Harutoshi Fukui Interview, May 2018

The day before Yamato 2202 Chapter 5 was released in theaters, this brief but insightful interview with Series Writer Harutoshi Fukui was published on Otonanswer. Also included here is his introduction from the theatrical program book.

Talking Yamato 2202, Soldiers of Love with Harutoshi Fukui; where we’ve been and where we’re going

See the original article here

Yamato 2202 has reached Chapter 4, and we interviewed series writer Harutoshi Fukui to hear his current feelings on having just three chapters left. He shared his thoughts on handing the script for this national anime.

This work is a sequel to Yamato 2199 and is set three years after the voyage to Iscandar. In order to protect Planet Telezart from an invasion by the Gatlantis Empire, the former Yamato crew takes on the challenge of a voyage to Telezart.

One more, then it’s a grand slam

Interviewer: In terms of all seven chapters, I’ve heard that Chapter 4 is the turning point. What is your feeling now that you’re entering Chapter 5?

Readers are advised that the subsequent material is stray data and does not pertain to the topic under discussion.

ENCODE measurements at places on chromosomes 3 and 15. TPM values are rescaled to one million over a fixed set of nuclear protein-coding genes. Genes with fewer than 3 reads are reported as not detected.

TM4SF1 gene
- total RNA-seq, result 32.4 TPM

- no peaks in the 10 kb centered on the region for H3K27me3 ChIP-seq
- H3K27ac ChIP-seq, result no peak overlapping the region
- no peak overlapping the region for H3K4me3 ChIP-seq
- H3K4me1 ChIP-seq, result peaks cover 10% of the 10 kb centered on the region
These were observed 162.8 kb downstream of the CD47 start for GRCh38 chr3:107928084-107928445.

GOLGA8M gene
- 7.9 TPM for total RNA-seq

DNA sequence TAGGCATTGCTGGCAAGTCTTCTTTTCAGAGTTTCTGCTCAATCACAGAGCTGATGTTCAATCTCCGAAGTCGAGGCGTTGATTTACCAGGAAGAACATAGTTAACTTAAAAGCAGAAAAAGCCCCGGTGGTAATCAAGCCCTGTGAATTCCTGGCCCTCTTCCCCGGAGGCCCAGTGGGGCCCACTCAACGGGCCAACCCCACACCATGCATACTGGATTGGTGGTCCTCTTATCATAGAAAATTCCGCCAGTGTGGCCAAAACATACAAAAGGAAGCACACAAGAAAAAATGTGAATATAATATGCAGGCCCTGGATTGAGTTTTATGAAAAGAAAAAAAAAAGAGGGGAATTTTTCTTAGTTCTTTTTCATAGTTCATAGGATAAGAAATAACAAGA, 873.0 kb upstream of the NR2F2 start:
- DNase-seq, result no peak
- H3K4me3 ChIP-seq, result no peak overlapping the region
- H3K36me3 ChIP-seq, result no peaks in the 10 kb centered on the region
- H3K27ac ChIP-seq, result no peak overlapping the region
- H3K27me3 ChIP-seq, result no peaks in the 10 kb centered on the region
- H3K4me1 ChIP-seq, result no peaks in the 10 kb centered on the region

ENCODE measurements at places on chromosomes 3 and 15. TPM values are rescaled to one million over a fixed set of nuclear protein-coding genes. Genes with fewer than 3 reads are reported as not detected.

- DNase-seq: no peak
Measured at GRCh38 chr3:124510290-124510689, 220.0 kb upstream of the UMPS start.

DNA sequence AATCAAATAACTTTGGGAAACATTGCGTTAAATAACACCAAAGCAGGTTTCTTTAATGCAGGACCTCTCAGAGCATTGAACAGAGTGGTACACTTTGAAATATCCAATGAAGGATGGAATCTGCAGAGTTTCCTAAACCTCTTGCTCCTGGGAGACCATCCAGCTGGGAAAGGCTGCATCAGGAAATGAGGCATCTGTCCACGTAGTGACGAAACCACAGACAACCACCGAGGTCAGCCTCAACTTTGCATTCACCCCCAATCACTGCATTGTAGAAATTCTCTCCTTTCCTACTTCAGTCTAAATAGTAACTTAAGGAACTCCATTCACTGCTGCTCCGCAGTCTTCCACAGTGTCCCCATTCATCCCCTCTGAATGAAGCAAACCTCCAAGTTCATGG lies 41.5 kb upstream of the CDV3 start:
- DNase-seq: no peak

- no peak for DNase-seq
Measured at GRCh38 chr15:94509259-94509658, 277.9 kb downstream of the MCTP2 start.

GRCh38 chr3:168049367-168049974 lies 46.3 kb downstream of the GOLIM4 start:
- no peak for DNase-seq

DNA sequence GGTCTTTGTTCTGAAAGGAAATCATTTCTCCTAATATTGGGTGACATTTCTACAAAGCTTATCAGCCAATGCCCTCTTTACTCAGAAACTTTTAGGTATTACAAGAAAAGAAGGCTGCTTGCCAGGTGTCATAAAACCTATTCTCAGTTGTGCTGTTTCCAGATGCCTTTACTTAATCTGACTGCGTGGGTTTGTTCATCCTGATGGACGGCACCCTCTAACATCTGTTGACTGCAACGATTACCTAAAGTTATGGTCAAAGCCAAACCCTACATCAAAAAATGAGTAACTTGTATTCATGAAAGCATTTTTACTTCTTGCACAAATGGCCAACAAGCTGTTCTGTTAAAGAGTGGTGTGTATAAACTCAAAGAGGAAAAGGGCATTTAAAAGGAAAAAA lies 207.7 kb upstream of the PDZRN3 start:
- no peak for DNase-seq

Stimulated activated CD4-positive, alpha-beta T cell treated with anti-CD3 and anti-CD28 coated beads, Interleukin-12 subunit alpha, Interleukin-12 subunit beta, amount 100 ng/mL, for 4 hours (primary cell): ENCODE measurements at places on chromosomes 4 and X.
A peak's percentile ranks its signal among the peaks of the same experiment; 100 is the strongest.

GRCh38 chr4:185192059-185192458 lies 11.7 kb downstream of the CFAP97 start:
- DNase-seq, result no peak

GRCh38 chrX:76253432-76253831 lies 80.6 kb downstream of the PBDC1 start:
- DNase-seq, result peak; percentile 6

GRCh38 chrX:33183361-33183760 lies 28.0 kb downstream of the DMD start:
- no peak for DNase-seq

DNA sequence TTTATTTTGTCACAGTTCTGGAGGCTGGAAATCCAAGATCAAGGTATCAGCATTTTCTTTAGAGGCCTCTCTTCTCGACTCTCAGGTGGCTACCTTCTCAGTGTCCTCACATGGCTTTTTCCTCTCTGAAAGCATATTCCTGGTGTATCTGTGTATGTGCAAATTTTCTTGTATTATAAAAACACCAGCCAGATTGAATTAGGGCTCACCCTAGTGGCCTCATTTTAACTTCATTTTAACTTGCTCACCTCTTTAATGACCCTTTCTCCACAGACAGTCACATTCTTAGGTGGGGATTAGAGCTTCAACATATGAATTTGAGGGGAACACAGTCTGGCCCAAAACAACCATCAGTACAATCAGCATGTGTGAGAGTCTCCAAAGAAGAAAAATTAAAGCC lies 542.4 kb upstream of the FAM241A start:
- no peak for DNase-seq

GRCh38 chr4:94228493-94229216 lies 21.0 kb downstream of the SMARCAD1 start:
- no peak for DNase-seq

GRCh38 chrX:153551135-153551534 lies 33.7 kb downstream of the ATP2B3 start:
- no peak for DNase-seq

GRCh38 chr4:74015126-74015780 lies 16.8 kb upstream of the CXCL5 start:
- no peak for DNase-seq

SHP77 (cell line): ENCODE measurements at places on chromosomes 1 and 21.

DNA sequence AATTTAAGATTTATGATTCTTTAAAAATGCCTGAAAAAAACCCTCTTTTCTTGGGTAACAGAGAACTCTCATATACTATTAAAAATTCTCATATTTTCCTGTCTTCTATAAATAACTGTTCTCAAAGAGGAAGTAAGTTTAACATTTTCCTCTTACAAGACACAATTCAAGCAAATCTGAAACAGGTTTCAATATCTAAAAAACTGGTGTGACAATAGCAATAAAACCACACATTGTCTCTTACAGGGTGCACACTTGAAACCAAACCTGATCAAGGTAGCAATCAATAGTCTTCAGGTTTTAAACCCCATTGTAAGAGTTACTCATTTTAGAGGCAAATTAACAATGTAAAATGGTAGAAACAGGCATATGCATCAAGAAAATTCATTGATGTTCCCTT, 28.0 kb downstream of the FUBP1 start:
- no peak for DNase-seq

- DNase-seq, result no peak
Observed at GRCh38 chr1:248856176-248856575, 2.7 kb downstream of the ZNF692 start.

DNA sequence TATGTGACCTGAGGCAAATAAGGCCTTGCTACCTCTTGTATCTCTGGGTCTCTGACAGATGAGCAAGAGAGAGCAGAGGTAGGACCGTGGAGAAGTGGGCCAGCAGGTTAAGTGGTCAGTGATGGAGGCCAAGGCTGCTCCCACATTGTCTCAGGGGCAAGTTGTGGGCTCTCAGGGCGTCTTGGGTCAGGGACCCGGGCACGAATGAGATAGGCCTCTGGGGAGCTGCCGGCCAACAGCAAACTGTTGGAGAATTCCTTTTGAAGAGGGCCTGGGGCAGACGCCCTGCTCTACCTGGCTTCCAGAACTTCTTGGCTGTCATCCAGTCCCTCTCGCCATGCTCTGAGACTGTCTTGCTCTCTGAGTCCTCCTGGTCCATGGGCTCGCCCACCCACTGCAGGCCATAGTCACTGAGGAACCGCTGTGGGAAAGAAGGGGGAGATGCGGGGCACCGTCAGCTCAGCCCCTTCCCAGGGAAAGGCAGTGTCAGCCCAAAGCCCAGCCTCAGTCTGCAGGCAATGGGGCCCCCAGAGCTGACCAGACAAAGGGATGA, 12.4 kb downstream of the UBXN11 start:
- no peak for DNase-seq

Fukui: Last year I felt that coming this far would be “one more step,” but now I don’t feel that way. It’s the feeling of being at the halfway point and still having so many things to do. From here, the story gets denser and darker. It’s almost time to start on the ending, in such a way that you think it’s going in this direction and then it gets flipped over with a boom.

Interviewer: After Gundam UC ended, next you were in charge of composition and scriptwriting for Yamato 2202. How do you feel about the creation of two major anime titles that represent Japan?

Fukui: It feels like if I do one more, then it’s a grand slam. I didn’t aim for that (laughs), but when I finished Gundam there was no serious plan to work on something else, and when I was thinking about what to do I got the offer for Yamato. I thought it was special providence. When I got on board, it was harder than I thought. Whether Yamato or Gundam, I don’t think it’s important to keep on chasing after them, because I graduated from Yamato and Gundam a long time ago. If I remade them because I was unable to graduate from them, and thought I’d only end up projecting my own ego, I wouldn’t have taken them on. I undertook them because I’d gained a modicum of distance from them.